California Fights Prescription Drug Abuse

Prescription drug abuse has become a serious problem in the U.S. and California is leading the way in putting this to a stop. Most people do not realize how much of a problem prescription drug abuse has really become. Our lives are busy and no one wants to complicate theirs by thinking about something that does not directly affect them. A person addicted to prescription drugs did not intend to get that way. Sure, they started out following the doctor’s orders, but when the pain came back earlier or the anxiety just would not go away, it was too easy to take another pill. These people would tell themselves that it would get better tomorrow while in reality they compounded their problems by taking more pills and depending on an artificial crutch to get them through the day, the week, and even the month. Eventually, people who abuse prescription drugs have to get more pills from their doctor or from another doctor. The situation can escalate as their body…

Continue Reading

OxyContin: The Crouching Tiger

The abuse of prescription drugs like OxyContin by the younger generation is a growing concern for society. The drug gives the user a sense of euphoria, replacing anxiety with sleepy relaxation -- a relaxed high if you will. One out of ten seniors in high school seniors have admitted to using narcotic painkillers to get high, and when it comes to OxyContin, the number seems to be increasing among the youth. The drug provides an experience that is attracting an increasing amount of users. It is looked at as a "party" drug instead of an extremely addictive substance. The public’s flawed belief in what an addict looks and acts like is thought to be a factor in the growing number OxyContin users and its acceptance among the younger population. One of the especially troubling things about this addiction is the ease of use for the addicts; the fact that the effects are not immediately noticeable. As a result, the young people who are using it don’t see the harmful…

Continue Reading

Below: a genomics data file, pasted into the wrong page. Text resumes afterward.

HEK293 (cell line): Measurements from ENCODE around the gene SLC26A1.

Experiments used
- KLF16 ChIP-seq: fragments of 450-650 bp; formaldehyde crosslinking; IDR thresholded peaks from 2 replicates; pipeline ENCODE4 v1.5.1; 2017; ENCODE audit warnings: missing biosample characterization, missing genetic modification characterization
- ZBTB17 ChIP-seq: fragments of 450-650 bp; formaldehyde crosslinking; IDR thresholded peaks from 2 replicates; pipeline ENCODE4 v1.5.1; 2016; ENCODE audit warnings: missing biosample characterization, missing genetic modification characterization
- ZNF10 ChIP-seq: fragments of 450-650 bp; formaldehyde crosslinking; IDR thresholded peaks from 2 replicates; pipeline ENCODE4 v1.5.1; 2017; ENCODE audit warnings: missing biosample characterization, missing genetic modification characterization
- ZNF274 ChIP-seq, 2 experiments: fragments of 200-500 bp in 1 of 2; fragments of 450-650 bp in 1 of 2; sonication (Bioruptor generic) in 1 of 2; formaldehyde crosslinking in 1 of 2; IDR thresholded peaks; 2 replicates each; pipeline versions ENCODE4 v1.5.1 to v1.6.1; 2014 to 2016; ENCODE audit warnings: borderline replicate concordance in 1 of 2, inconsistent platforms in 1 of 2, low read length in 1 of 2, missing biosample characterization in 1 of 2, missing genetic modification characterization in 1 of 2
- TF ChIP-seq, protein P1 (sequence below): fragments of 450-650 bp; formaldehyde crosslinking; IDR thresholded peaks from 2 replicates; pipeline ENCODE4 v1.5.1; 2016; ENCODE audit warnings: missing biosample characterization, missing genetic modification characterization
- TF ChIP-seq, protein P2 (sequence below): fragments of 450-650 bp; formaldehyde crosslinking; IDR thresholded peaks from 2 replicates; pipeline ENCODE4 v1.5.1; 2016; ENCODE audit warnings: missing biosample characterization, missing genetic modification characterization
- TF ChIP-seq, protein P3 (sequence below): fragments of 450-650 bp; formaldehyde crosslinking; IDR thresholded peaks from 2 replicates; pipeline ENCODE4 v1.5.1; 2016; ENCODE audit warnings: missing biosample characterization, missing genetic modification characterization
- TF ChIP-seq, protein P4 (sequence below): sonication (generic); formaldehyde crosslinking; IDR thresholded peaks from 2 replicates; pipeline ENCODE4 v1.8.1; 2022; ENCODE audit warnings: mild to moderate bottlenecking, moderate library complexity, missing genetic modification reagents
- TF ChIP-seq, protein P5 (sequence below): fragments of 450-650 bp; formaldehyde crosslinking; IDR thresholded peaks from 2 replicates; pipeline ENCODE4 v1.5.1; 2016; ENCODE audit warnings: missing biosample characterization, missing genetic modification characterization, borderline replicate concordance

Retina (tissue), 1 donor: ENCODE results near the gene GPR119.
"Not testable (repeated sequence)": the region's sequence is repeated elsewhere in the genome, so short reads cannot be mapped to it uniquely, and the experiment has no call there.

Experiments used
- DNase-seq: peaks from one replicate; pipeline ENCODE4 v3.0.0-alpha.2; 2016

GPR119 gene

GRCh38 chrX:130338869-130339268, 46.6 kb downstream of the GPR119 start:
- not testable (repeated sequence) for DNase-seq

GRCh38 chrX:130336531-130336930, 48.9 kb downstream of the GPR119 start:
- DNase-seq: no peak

Heroin Overdose is Just the Tip of Southern California’s Drug Problem

This past Wednesday, Carlie Coulter, age 22, died of a heroin overdose. She had been struggling with addiction since the age of 18. Her family is now joining with other parents out there to try to help end this surge of drug related deaths in younger people in Southern California. Heroin is becoming an epidemic in the area, not just on the streets, but among middle and upper class youngsters too. While many kids start out with prescription drugs such as OxyContin, Xanax or Klonopin, heroin offers a much cheaper high.Smokeable heroin allows users to get high without having to deal with needles. The LA County Sheriff’s office reports that there have been at least six heroin overdose deaths since August 2011. There is no word as to whether these were injectable or smokeable heroin though, or any other information on the victims. According to Cary Quashen, founder of Action Family Counseling and Action a Parent and Teen Support Program, “we've lost more than a dozen Santa Clarita kids…

Continue Reading

Prescription Drugs are becoming easier to get:

Prescription drugs are everywhere these days, and they're becoming easier and easier to get. In 2008 there was a staggering 20,044 cases of death from prescription overdose. Of those numbers, 14,800 were from narcotic painkillers. Dr. Thomas Frieden, the director of the CDC, says that the majority of people who die from prescription overdoses haven't taken their own prescriptions. These victims of the prescription drug epidemic may have gotten the drug any number of ways - they may have found them in the medicine cabinet at home, or they could have acquired them from a friend or family member. Educating Doctors about the Dangers of Prescription Drugs is a Must Doctors are also partially to blame as they have been known to hand out prescriptions more easily in recent years. Most doctors are actually interested in their patients’ well being and prescribe responsibly. But there is also a small and dangerous minority that run what are “pill mills.” At these pill mills, narcotic drugs are basically traded for money…

Continue Reading

Trends in Opiate Addiction Treatment

In the past decade opiate addiction has skyrocketed across the United States, with little progress in deterrence, in spite of stepped-up efforts in law enforcement. The rampant abuse of opiate based drugs (like OxyContin, Opana, Vicodin etc) is largely to blame as many young people who experiment with these drugs find themselves hooked and seeking much cheaper (and easier to acquire) heroin to ease the withdrawal symptoms. Upscale communities coast to coast have been shaken by the rash of heroin abuse in social groups of every economic status. In particular, Orange County, California, has had its share of drug offenders, but it was mostly believed that heroin (and other "hard" drugs) would never be a real problem there, at least in comparison to the epidemic facing it's neighboring Los Angeles. According to a sheriff's deputy from Orange County, a high school freshman was caught in late 2011 with dozens of heroin-packed balloons, ready for distribution. One of the difficulties in tracking just how big of a problem of heroin…

Continue Reading